Finished goods inventory – Separate record of each type of finished good Advantages for subsidiary accounts Check on accuracy (as subsidiary account and general account balances should =) Enable any desired amount of detail to be maintained to explain composition of selected general ledger account. Usually determined by category of customer or normal volume of businesses Manufacturer may sell at list price to general public.5/10.Property.3 Trade discount and Cash discount   Both Trade discount and cash discounts represents a reduction in the amount that a customer ultimately pays a vendor for gods and services supplied Differ in the way they are recorded Trade Discount      Trade discounts are a means of adjusting the actual price charged to a customer from a standard list price. 40% off for retainers and 55% off to wholesalers Most enterprises record only net amount of transaction Effect of trade discount is merely to set an actual price for transaction Cash Discount     Cash discounts are conditional adjustment after determining the actual selling price at which the transaction takes place NOT a change in price of original sales transaction – generally recorded as an additional transaction Credit terms 2.Debtors/Accounts Receivable – separate account for each debtor .5% deducted if money was paid within first 10 days. without overloading general ledger A5.Raw materials Inventory – Separate records of each type of raw material . the net amount must be paid within the next 30 days Discounts recorded as “Discounts allowed” (EXPENSE). n/30 – 2.Creditors/Accounts payable – separate account for each creditor . or “Discounts Received” (REVENUE) .ACCT1501 Notes     Cheryl Mew    Subsidiary ledger – a set of ledger accounts that collectively represents a detailed analysis of one general ledger account classification Relevant account in general ledger is called the control account Accounts in subsidiary ledger can be periodically checked against total data and balance in control account Examples of general ledger accounts that have subsidiary ledgers: . plant and equipment – Asset Register – separate for each piece .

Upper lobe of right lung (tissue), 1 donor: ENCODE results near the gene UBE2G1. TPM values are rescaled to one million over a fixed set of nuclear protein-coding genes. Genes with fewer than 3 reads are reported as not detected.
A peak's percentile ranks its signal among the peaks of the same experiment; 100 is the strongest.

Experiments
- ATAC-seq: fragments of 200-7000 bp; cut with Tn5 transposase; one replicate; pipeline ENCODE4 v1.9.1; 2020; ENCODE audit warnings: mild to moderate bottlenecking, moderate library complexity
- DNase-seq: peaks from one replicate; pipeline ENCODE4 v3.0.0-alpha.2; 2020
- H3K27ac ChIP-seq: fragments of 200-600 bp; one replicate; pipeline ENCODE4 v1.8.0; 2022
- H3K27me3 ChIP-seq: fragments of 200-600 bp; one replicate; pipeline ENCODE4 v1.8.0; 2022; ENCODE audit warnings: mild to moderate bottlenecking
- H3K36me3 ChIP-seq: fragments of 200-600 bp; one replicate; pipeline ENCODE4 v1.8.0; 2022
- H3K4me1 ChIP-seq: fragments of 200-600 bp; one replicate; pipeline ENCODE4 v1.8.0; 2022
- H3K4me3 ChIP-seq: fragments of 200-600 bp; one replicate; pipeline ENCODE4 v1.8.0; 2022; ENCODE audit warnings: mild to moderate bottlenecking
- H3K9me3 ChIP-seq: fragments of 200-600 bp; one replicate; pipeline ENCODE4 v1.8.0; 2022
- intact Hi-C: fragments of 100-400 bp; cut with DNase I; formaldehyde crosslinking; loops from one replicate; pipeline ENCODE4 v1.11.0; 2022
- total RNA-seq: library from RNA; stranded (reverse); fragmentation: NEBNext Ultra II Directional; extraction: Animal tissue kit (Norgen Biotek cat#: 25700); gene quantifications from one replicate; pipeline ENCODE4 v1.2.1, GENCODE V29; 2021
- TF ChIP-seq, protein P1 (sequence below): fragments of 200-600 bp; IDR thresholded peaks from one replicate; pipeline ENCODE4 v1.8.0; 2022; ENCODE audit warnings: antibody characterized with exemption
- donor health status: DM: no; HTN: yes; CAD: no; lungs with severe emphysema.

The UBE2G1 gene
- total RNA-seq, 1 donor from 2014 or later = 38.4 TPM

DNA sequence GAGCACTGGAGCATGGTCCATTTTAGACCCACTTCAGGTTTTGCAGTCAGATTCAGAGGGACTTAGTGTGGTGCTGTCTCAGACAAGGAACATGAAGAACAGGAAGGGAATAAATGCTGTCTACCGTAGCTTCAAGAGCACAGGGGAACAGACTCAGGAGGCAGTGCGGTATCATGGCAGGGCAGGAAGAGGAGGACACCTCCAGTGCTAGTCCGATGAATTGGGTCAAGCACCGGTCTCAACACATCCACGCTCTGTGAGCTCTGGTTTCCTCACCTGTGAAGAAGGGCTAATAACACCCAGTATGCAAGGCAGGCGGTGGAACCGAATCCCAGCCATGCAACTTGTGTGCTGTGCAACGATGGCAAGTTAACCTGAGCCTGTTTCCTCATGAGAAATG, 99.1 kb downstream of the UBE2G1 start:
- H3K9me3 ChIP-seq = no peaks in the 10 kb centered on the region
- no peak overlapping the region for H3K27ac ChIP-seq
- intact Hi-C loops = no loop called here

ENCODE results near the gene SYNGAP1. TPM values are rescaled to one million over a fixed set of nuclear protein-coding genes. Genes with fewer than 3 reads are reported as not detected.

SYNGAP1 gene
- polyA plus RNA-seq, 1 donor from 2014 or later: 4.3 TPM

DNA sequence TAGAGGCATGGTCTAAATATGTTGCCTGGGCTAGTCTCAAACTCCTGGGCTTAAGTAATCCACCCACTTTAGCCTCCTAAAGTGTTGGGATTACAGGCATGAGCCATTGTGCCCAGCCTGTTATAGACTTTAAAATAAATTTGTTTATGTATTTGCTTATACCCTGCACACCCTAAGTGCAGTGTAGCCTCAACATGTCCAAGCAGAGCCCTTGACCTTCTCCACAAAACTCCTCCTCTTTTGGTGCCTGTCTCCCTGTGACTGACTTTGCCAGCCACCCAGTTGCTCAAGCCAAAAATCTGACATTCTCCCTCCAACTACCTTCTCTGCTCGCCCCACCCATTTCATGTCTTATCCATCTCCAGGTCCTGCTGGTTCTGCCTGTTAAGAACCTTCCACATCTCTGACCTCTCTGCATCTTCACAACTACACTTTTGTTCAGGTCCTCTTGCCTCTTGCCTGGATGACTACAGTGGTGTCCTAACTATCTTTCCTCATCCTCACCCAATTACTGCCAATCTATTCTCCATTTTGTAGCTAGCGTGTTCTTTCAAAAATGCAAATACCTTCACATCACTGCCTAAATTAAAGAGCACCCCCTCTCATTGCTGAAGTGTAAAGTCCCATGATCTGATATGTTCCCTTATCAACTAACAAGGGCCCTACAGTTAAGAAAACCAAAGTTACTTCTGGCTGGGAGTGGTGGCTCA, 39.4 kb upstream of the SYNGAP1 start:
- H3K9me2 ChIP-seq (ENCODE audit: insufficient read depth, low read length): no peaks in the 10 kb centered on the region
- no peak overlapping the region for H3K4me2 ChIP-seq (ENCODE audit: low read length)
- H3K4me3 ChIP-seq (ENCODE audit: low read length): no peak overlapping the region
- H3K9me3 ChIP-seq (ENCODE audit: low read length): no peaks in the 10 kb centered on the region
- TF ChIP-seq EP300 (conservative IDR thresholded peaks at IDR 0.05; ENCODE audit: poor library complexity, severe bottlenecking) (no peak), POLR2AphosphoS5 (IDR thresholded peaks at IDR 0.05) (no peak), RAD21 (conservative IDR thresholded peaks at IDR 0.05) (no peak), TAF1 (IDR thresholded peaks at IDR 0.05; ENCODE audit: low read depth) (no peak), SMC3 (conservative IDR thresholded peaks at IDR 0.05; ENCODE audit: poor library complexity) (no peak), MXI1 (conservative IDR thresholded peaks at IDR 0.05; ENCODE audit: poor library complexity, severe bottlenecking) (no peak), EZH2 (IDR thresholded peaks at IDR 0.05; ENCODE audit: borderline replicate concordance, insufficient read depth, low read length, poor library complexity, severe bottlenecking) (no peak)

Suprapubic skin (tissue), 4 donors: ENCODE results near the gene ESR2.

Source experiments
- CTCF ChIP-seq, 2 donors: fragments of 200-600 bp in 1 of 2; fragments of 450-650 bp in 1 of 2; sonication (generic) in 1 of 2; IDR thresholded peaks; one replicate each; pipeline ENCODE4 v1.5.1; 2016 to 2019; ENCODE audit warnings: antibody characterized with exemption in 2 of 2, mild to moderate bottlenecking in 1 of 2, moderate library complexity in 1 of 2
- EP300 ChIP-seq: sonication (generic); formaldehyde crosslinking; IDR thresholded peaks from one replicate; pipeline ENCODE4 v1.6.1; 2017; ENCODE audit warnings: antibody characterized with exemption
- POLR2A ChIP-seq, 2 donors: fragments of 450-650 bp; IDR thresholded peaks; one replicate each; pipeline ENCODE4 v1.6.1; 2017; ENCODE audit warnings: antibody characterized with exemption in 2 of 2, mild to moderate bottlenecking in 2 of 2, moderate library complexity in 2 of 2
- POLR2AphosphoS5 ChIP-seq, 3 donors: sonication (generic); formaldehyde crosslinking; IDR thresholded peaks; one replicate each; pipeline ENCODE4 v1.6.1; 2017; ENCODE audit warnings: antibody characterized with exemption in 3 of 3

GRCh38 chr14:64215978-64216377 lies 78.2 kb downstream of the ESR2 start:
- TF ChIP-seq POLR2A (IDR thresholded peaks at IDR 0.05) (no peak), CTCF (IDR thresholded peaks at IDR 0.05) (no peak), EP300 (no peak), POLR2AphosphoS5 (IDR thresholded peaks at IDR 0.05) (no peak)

list of cheques received or direct deposit recorded on bank account statement Cash receipts journals are designed to meet specific needs of an enterprise Most businesses – include payments from debtors. Cash Receipts       Source document: evidence of cash receipt. because CA only record aggregates Sales journal updated everyday Sales journal – posted to AR. COGS.ACCT1501 Notes A5. matched against delivery docket and copy of official purchase order Even with discounts. such as repairs.g. sum of balance in each debtor should = balance of AR control account Cheryl Mew Purchases       Purchases only used for recording the acquisition of goods. possibly cash sales Also sundry or miscellaneous column for cash receipts not otherwise identified by specific column that represents a particular general ledger account E. maintenance. when items are paid for Purchases journal updated every day for each creditor of each item of inventory Credit transactions involving acquisition of fixed assets or items to be charged to expense accounts. then this is recorded in CPJ – discount revenue. Sales revenue. printing and stationery. on credit. intended for resale Source document – purchase invoice from supplier.4 Operation of Special Journals and Subsidiary Ledgers Sales          Purpose of special journals is to eliminate need for such detailed recording in a general journal and the general ledger Totals of special journals posted to control account. I. the full amount owing is recorded If discounts are received. new capital or mortgage funding Discount expense column – not sundry . refunds by creditors. proceeds from sale of fixed assets.e. are often recorded in general journal. Inventory Subsidiary ledger may be established for each customer who buys on credit Posting reference S1 indicates info comes from page S1 of sales journal Tick in posting reference indicates that the amount has been posted to the subsidiary ledger End of period – total of subsidiary ledgers can be checked against balance of AR control account.